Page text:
The biggest question facing the Minnesota Vikings in the 2012 NFL Draft is whether a playmaking wide receiver or a franchise left tackle is more helpful to quarterback Christian Ponder.
With quarterbacks Andrew Luck and Robert Griffin III expected to be drafted with the first two picks, the Vikings will likely have their choice of the best non-quarterback with the third overall selection in April's draft. Will it be USC left tackle Matt Kalil or Oklahoma State receiver Justin Blackmon?
"I think there's two ways to go with that question. The first way to go is, if Adrian Peterson is ready to play, they're going to be a run-first team for the most part. I think your offensive line needs then to be a priority," NFL Films senior producer Greg Cosell said. "Having said that, it all depends on your assessment of Kalil. I really like Kalil. If you evaluate Kalil as one of those guys – the Orlando Pace, the Walter Jones – if you look at him as that kind of player, you've got to draft him because there's not that many of those guys."
The Vikings' front office has been shaping its draft board over the last month. General manager Rick Spielman will continue to hone it as medical and psychological exams, as well as drug-testing results, are evaluated from the NFL Scouting Combine. But as long as the top non-quarterbacks on the Vikings' rankings don't face any serious concerns in those areas, it will come down to the team's assessment of the players' value.
"If you have a need at left tackle and you feel like this is the best player in the draft at that position and you've identified that as a need and you've circled it and said ‘We'll get a left tackle that will take us to the next level,' it'd be hard to pass on that left tackle if indeed you feel like that's the position that's going to get you where you need to go," Vikings coach Leslie Frazier said.
Speaking the combine, Spielman said he didn't have an answer on that basic question of which position is more important – left tackle or a playmaker at receiver. Most likely, he does have an answer, but Spielman goes to great lengths not to publicly reveal his draft desires.
"Not only Kalil, but there's a lot of other guys that are going to be able to play left tackle in this league," Spielman said. "You want to look at their ability to protect the quarterback's blind side. Does he have the athletic skill set and does he have the feet and does he have the arm length to do everything to make him competitive at left tackle?
"There's the adage that you go back and forth on – is the left tackle that important or is it more important to have playmakers on offense? Because as your quarterback evolves, he learns the system, he gets the ball quicker out of his hand and all of a sudden that left tackle doesn't need to be a Pro Bowl left tackle. He can be a functional left tackle because the quarterback evolves and he's got playmakers."
Cosell believes that a quarterback can help make a left tackle into a Pro Bowl player. In fact, he thinks that already happened in New Orleans. He calls Jermon Bushrod, who was named to the Pro Bowl, "just a guy" with the Saints, but because quarterback Drew Brees is so good at running the Saints offense, it made Bushrod look better.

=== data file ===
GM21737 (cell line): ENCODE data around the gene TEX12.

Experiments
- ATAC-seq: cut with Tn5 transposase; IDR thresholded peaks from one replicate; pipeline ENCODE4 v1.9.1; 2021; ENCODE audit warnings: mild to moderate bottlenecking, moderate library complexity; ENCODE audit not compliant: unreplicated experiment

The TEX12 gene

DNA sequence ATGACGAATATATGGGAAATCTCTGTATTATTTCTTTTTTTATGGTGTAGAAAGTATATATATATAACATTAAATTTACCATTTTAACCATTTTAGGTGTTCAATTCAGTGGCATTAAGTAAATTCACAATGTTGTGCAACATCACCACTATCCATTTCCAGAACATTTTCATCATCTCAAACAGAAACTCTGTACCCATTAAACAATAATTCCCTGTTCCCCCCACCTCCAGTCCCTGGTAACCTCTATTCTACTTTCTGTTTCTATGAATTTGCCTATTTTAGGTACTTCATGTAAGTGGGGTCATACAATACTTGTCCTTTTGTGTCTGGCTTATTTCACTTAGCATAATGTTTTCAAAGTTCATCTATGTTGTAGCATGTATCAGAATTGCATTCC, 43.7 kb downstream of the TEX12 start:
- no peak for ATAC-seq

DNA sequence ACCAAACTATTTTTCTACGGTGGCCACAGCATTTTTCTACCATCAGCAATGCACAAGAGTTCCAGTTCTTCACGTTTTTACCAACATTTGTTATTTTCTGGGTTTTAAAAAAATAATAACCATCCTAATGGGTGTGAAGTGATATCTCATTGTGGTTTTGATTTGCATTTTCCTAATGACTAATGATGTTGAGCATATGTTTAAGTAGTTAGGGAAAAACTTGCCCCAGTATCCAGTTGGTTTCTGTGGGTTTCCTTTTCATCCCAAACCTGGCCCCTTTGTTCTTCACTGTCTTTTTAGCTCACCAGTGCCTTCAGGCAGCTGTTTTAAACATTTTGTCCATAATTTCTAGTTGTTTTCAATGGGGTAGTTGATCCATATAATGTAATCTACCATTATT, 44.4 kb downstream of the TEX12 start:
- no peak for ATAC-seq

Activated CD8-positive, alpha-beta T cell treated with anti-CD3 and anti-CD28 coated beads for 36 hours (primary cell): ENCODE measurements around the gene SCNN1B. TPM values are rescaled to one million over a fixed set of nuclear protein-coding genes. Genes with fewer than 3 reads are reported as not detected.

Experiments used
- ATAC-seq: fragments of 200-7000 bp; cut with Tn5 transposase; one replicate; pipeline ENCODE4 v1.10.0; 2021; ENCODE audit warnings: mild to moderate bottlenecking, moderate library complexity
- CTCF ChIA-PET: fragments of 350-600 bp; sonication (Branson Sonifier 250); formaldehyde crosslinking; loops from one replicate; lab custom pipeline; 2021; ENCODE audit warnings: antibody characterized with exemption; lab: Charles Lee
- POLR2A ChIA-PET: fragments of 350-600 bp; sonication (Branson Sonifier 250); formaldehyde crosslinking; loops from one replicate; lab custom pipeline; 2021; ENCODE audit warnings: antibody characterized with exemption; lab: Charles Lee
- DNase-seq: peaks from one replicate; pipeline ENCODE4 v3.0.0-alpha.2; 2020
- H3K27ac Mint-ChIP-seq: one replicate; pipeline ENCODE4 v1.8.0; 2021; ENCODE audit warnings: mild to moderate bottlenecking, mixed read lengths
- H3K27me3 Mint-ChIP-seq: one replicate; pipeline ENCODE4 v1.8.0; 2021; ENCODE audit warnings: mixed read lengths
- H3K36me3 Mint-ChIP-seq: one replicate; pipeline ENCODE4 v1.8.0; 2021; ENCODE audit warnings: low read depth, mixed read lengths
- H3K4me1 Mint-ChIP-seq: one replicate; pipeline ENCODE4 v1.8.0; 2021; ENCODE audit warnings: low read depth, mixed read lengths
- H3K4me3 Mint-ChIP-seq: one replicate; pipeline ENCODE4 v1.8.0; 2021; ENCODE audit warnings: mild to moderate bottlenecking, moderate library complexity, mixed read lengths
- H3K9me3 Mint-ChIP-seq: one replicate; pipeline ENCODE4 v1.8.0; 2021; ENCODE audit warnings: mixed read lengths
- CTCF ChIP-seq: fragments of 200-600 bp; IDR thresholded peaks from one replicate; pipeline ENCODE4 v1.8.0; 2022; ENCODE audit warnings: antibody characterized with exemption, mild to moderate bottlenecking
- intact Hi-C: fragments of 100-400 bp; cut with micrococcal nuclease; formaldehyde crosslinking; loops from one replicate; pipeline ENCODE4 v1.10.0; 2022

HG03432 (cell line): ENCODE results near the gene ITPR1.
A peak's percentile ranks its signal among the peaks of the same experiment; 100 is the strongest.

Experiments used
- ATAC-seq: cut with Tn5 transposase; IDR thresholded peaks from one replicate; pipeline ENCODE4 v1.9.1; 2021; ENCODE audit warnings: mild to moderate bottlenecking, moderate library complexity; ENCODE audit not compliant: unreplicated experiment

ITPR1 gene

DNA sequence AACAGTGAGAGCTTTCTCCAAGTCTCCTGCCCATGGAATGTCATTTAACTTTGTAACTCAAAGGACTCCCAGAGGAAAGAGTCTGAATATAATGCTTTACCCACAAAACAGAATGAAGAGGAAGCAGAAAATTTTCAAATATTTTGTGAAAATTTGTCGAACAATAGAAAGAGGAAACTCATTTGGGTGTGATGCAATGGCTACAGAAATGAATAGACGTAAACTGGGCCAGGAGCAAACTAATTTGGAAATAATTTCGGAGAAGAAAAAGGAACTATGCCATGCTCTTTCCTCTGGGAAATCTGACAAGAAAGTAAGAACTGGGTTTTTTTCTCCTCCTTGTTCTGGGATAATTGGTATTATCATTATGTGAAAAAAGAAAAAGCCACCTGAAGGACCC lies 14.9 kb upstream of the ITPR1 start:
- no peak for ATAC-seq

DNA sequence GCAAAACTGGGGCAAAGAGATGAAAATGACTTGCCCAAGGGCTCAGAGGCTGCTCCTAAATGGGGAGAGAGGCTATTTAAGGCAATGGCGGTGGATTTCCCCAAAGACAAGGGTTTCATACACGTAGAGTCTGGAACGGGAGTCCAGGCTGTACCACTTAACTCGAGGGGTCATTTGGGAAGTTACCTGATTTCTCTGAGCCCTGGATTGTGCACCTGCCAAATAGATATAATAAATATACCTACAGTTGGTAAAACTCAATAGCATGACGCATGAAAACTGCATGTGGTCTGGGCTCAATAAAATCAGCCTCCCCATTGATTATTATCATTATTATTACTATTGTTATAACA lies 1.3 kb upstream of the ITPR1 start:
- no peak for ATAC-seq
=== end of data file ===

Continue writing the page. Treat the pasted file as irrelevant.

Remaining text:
Ponder, however, at least in his rookie season in the NFL, wasn't close to Brees' level, so the question is posed whether adding Kalil can make Ponder look better.
"I really like Kalil, and because I did this thing for NFL.com, I got to see him and we interviewed him," Cosell said. "I love his whole body type. He's an athlete. If they see it the same way, then I think you've got to draft him."
Placing Blackmon on the roster opposite Percy Harvin, with Kyle Rudolph going up the seam, would be another approach to improving the Vikings' passing game. Once again, it will come down to the Vikings' assessment of the big-bodied receiver.
"You're ultimately asking me if Blackmon is a true impact receiver like an Andre Johnson or Larry Fitzgerald, because Fitzgerald was (selected) two and Johnson was three in the year they came out," Cosell said. "Ultimately, you're asking me if he's that guy. Again, if you think he's that guy, then he's certainly worth taking at three, as well. But it depends on their evaluation. If you believe both Kalil and Blackmon are ‘special' guys, which position would theoretically be more important? That's a tough call. It's a tough call. I would say that the left tackle probably would be. I think it's ultimately easier to get quality receivers than it is to get a special left tackle."
When posed the question about the importance of having an elite left tackle versus a functional one, Frazier said it depends on the quality of the quarterback. He saw Peyton Manning tear up the league with the Vikings' Charlie Johnson as his blindside protector. But, once again, Ponder is not at Manning's level, either.
Spielman believes there are starting left tackles to be had in the draft after Kalil, but the offense may need a broader approach. It could see improvement on several levels – with the addition of both a receiver and left tackle, along with improvement in quarterback play. Cosell has a prime example where that has already happened.
"I just remember Aaron Rodgers and how the media were criticizing their offensive line when Aaron Rodgers took all those sacks his first year as a starter," Cosell said. "Now, their offensive line has gotten better, but Aaron Rodgers has also gotten better … and they've got tremendous playmakers around him."
For the Vikings, the question might not be limited to which is more important – an elite left tackle or a playmaking receiver – but how can they add both?
Tim Yotter is the publisher of Viking Update. Follow Viking Update on Twitter and discuss this story on our subscriber message board.
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